"Never doubt that a small group of thoughtful, committed citizens can change the world. Indeed, it is the only thing that ever has."

Margaret Mead
Case Report

Expansile keratocystic odontogenic tumor in the maxilla: immunohistochemical studies and review of literature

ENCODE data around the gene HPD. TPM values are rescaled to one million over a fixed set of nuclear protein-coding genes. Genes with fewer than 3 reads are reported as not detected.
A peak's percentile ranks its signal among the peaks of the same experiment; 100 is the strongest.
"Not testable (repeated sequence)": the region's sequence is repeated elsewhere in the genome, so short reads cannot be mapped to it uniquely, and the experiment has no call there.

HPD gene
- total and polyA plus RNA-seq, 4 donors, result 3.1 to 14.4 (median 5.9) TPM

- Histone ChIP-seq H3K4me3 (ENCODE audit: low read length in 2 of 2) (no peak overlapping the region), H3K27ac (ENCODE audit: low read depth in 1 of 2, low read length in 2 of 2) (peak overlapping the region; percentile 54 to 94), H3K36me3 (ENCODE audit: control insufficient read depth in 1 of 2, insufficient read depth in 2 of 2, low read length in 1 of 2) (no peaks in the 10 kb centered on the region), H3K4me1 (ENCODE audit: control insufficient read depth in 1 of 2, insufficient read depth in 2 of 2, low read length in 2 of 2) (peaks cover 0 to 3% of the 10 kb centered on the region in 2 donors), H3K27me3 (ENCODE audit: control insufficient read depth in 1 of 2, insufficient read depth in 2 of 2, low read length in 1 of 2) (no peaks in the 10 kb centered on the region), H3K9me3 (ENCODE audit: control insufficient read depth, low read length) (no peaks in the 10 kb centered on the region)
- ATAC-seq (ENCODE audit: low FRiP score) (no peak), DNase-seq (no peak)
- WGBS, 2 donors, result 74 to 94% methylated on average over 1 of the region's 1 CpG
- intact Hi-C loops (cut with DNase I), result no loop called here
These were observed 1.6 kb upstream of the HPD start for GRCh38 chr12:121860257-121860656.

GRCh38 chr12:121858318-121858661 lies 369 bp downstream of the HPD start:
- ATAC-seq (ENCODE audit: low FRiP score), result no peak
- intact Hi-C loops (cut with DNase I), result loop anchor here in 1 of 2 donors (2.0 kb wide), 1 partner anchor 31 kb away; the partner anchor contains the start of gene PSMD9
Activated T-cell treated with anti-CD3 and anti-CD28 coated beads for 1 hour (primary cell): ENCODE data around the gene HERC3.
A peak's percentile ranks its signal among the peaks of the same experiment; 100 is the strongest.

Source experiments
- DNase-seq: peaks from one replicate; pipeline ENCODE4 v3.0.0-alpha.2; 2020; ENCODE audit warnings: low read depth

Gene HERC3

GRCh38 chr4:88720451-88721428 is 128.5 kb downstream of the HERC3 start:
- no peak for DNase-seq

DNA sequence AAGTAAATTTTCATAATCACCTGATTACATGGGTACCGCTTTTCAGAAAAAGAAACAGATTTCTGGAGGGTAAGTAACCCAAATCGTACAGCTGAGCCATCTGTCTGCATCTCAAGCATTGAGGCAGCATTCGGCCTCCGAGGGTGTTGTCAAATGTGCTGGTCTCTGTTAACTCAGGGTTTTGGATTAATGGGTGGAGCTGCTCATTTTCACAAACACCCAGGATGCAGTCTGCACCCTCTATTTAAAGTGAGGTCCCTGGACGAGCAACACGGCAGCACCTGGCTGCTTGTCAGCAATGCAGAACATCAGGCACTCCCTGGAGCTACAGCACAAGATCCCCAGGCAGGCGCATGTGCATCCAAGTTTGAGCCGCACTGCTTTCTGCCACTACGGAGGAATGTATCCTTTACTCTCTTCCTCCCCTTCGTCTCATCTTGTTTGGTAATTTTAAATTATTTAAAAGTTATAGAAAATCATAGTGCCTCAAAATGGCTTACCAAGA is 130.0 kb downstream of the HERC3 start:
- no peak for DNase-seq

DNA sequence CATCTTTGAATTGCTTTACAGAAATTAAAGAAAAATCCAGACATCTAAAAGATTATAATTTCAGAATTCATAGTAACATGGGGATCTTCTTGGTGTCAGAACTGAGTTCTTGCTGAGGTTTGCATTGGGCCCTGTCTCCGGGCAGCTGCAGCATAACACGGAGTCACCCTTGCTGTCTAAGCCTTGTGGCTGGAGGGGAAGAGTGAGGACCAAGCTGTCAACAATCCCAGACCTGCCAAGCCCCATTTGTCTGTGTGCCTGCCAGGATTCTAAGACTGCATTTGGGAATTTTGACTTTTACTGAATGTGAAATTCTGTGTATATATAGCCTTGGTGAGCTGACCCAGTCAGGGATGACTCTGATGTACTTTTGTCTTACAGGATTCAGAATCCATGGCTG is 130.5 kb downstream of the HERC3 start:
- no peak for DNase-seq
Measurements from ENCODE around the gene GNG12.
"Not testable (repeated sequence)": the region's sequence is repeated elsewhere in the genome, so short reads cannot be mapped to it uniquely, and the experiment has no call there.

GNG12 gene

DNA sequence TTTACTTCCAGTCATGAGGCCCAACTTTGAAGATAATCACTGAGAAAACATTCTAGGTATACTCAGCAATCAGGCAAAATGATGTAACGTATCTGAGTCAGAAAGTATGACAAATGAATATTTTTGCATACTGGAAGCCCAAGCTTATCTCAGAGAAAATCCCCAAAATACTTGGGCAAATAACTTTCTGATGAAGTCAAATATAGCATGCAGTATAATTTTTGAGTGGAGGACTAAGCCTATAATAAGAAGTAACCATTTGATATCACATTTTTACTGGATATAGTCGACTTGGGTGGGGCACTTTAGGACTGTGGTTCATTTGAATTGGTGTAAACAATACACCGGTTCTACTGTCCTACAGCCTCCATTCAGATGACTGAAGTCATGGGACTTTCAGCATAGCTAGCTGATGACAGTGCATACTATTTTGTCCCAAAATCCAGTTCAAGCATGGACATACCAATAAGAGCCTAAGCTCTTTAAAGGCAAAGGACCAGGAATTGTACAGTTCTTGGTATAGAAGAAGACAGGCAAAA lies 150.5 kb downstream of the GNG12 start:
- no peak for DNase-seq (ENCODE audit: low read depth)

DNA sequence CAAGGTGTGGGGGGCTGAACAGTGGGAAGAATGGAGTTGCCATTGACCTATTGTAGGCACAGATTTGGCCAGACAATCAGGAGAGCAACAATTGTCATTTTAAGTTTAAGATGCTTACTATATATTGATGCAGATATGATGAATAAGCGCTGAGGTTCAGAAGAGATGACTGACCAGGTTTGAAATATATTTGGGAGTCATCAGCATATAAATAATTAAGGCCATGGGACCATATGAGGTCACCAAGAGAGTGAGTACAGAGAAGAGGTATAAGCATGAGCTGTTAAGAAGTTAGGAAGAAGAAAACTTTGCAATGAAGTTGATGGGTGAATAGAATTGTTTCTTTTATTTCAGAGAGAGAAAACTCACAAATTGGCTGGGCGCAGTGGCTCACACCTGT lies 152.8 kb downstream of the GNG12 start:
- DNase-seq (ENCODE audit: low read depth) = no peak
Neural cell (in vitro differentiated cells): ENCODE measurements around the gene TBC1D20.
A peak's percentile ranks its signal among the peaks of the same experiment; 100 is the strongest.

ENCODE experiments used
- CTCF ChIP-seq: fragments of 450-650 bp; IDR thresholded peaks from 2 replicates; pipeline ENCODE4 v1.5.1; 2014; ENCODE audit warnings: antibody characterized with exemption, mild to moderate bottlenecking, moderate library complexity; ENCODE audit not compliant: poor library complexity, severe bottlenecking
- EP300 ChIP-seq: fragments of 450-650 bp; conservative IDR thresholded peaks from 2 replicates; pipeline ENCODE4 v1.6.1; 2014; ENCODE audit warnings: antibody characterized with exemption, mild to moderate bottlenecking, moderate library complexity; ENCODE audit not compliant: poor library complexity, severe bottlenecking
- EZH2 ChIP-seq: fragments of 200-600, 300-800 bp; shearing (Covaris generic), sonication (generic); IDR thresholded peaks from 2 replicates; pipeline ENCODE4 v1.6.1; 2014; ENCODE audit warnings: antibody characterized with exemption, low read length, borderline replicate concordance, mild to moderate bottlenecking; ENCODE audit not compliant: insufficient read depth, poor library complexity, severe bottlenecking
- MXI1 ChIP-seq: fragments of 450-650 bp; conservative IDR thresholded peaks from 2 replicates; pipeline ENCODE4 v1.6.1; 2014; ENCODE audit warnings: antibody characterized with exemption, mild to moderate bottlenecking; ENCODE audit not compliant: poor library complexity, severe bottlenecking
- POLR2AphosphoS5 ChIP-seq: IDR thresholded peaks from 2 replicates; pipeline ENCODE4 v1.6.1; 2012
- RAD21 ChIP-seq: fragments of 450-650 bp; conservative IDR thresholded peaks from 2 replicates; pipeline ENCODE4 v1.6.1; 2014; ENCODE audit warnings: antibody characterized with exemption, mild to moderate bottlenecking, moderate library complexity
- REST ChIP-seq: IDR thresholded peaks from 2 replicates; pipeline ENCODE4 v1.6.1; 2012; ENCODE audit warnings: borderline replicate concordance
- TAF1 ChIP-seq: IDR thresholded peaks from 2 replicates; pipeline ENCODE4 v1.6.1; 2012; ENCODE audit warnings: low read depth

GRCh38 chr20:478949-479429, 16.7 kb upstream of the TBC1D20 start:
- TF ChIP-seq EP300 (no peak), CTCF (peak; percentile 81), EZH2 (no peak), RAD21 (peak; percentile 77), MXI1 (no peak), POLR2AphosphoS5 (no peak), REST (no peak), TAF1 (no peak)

Keratocystic odontogenic tumors (KCOT) - previously termed odontogenic keratocysts (OKC) - are characterized by aggressive behavior and a high rate of recurrence. Histopathologically, the basal layer of KCOT shows a higher cell proliferation rate and increased expression of anti-apoptosis genes. Clinically, KCOT is frequently involved in the mandibular posterior region but is not common in the posterior maxilla. However, it should be noted that due to its expansive characteristics, KCOT involved near the maxillary sinus could easily expand to an enormous size and occupy the entire maxilla. To achieve total excision of these expanded cystic tumors in the maxilla, a more aggressive approach would be needed. In this report, we describe two cases of expansile KCOT involving the entire unilateral maxilla and maxillary sinus; they were completely excised using the Weber-Ferguson approach, showing no evidence of recurrence during the follow-up period of more than two years. In immunohistochemical analyses of the tumor specimens, p53 and p63 showed strong expression, and B-cell lymphoma 2 (BCL2) and MKI67 (Ki-67) showed moderate or weak expression, however, detection of BCL2-associated X protein (BAX) was almost negative. These data indicate that expansile KCOT possesses increased anti-apoptotic activity and cell proliferation rate but decreased apoptosis. These properties of KCOT may contribute to tumor enlargement, aggressive behavior, and high recurrence rate.